Jackie Robinson Day
On this day back in 1947 Jackie Robinson became the first African American to play in Major League Baseball and today 63 years after the monumental occasion parks across North America will celebrate Jackie Robinson Day. Robinson becoming the first African-American to play in the Major Leagues prefaced the integration of the U.S. military and public schools.
For the second consecutive year, Commissioner Bud “Genius” Selig has invited all players and uniformed personnel to wear the late Hall of Famer’s famous No. 42. That number was retired by Selig throughout baseball in 1997, the 50th anniversary of Robinson taking the field for the Brooklyn Dodgers.
“April 15, 1947, is a day that resonates with history throughout Major League Baseball,” Selig said. “With all Major League players, coaches and umpires wearing Jackie’s No. 42, we hope to demonstrate the magnitude of his impact on the game of baseball. Major League Baseball will never forget the contributions that Jackie made both on and off the field.”
This year’s main celebration is at Yankee Stadium, just north of where Robinson initially played for the Dodgers at Ebbets Field. Jackie’s widow, Rachel Robinson, and his daughter, Sharon, will be in attendance. There also will be ceremonies in the other 11 ballparks and Jackie Robinson Foundation scholars will be honored. Jackie’s Foundation offers a $10,000 scholarship toward college tuition for minority students and has awarded $18 million in scholarships to more than 1,300 people.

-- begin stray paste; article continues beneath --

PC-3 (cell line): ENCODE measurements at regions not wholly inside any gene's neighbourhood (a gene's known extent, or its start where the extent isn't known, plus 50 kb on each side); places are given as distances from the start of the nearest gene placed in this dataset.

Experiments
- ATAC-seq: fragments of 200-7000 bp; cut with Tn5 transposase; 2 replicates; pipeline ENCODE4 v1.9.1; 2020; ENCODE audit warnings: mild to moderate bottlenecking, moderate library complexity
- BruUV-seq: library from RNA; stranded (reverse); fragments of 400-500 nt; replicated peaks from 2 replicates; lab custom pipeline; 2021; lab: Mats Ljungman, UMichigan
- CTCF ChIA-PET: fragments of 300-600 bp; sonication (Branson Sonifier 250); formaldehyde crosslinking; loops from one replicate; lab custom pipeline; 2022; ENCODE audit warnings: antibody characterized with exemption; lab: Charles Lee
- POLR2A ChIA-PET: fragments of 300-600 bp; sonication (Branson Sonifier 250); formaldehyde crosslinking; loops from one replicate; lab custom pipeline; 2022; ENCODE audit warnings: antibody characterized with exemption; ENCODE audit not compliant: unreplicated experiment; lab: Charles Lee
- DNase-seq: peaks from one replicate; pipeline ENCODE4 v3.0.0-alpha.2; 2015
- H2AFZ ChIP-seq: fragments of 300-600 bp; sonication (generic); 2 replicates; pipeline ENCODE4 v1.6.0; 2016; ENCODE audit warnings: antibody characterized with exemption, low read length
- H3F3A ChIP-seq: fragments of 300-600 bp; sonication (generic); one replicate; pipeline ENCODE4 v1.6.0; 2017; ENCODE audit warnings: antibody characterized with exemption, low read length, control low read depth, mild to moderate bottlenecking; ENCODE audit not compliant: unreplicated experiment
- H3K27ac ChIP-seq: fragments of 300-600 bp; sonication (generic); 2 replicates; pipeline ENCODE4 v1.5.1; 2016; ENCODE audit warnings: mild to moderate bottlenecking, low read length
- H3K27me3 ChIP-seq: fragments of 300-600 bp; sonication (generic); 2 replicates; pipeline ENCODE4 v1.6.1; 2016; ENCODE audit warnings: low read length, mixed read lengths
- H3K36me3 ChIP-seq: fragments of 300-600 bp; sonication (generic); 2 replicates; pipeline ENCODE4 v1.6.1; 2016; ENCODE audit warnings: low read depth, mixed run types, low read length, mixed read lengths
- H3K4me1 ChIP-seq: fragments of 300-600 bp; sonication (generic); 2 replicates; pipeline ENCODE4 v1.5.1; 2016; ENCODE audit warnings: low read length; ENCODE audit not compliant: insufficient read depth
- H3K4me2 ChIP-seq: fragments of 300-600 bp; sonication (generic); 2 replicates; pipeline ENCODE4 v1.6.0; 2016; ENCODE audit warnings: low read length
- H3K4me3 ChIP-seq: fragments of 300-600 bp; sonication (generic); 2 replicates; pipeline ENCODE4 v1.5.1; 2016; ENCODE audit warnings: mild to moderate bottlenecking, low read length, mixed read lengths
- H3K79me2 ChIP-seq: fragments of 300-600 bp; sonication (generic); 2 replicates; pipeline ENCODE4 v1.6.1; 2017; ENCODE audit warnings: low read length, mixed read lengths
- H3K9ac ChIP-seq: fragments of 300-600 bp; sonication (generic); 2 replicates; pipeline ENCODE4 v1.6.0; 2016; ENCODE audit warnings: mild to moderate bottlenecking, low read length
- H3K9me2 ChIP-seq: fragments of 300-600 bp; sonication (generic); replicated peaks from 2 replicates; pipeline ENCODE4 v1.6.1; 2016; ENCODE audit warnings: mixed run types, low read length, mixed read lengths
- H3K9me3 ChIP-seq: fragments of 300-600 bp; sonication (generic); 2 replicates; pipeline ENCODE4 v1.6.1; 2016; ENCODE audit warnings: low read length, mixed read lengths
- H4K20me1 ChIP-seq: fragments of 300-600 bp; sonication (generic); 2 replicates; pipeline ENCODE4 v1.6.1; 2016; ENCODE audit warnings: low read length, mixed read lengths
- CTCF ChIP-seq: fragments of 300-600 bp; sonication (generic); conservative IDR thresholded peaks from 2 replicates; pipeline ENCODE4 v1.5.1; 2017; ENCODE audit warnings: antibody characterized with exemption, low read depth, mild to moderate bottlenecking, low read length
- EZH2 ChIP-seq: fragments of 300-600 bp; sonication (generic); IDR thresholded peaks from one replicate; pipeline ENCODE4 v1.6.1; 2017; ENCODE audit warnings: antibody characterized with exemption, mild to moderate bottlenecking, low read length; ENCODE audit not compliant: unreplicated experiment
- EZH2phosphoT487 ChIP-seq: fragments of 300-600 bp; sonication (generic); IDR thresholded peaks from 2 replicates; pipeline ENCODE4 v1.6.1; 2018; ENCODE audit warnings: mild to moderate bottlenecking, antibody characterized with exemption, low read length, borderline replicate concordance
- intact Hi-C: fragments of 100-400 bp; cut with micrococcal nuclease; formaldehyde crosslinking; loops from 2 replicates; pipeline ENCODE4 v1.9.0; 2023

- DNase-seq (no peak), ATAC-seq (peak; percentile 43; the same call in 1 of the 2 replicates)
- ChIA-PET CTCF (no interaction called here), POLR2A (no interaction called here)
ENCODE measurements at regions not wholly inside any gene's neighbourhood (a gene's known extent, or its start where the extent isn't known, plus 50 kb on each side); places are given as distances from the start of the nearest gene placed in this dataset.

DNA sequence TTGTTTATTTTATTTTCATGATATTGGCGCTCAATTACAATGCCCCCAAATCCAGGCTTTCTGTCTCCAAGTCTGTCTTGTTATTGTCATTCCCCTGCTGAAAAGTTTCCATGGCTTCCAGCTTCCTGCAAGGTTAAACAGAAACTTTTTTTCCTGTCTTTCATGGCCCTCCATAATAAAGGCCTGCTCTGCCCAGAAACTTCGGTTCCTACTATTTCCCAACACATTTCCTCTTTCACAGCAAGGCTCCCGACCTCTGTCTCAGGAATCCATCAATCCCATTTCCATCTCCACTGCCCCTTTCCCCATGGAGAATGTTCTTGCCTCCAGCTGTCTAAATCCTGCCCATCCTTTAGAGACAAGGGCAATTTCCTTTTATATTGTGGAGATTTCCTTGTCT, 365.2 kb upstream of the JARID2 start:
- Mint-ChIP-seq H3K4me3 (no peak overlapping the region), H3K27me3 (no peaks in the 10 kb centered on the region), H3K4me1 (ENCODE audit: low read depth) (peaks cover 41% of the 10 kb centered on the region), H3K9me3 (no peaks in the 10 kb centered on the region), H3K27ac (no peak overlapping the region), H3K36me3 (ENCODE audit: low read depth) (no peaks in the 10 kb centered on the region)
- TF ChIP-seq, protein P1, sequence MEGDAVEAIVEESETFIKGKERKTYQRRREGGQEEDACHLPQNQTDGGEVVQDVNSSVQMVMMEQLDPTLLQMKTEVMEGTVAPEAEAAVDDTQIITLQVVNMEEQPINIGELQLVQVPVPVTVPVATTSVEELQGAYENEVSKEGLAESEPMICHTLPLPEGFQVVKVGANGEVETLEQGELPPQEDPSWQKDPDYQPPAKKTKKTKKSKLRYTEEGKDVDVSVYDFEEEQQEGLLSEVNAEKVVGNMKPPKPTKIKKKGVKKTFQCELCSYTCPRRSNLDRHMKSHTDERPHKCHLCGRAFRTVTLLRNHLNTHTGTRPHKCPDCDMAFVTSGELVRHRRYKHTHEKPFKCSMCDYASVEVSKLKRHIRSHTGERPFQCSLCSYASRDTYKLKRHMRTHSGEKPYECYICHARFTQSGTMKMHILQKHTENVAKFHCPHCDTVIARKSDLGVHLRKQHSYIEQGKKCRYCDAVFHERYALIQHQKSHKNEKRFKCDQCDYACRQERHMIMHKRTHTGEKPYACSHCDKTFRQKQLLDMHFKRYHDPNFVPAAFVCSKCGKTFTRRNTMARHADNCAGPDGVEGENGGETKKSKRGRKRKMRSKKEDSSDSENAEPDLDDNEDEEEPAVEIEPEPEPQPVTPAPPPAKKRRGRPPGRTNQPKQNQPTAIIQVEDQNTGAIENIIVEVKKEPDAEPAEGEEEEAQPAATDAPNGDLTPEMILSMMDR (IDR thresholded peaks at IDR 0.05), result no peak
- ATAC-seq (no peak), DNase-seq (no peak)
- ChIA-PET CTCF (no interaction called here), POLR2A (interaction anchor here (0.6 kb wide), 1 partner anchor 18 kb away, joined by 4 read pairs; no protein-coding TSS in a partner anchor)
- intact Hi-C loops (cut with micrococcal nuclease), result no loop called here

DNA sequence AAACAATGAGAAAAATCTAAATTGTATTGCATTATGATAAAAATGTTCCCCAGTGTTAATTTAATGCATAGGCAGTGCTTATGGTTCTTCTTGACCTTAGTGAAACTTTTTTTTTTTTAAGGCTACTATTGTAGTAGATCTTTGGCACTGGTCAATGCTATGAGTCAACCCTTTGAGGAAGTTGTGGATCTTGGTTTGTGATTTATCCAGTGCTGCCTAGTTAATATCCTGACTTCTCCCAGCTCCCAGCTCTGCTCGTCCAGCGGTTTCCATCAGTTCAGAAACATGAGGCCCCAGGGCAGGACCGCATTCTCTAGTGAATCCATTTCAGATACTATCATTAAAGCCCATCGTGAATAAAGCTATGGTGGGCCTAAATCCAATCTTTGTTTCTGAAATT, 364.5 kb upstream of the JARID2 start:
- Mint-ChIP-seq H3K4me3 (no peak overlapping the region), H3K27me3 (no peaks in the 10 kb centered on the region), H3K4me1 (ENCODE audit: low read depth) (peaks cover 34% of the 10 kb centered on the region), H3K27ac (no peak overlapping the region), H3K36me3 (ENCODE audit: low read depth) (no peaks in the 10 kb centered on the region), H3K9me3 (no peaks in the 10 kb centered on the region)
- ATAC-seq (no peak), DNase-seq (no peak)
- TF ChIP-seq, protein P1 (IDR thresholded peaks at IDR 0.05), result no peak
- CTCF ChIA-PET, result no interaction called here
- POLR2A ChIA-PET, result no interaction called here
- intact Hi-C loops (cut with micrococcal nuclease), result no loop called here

Even clubs that are not hosting games today will have an opportunity to honor Robinson, as any team that is not playing at home will hold Jackie Robinson Day celebrations at their ballparks during another home stand in April. The celebration at each ballpark will include a ceremonial home plate and special lineup cards to commemorate the day.
Yankees closer Mariano Rivera is the only active player and last player to ever regularly wear the No. 42 as Rivera has been wearing the number since his rookie year in 1995 which was prior to Selig retiring it in 1997.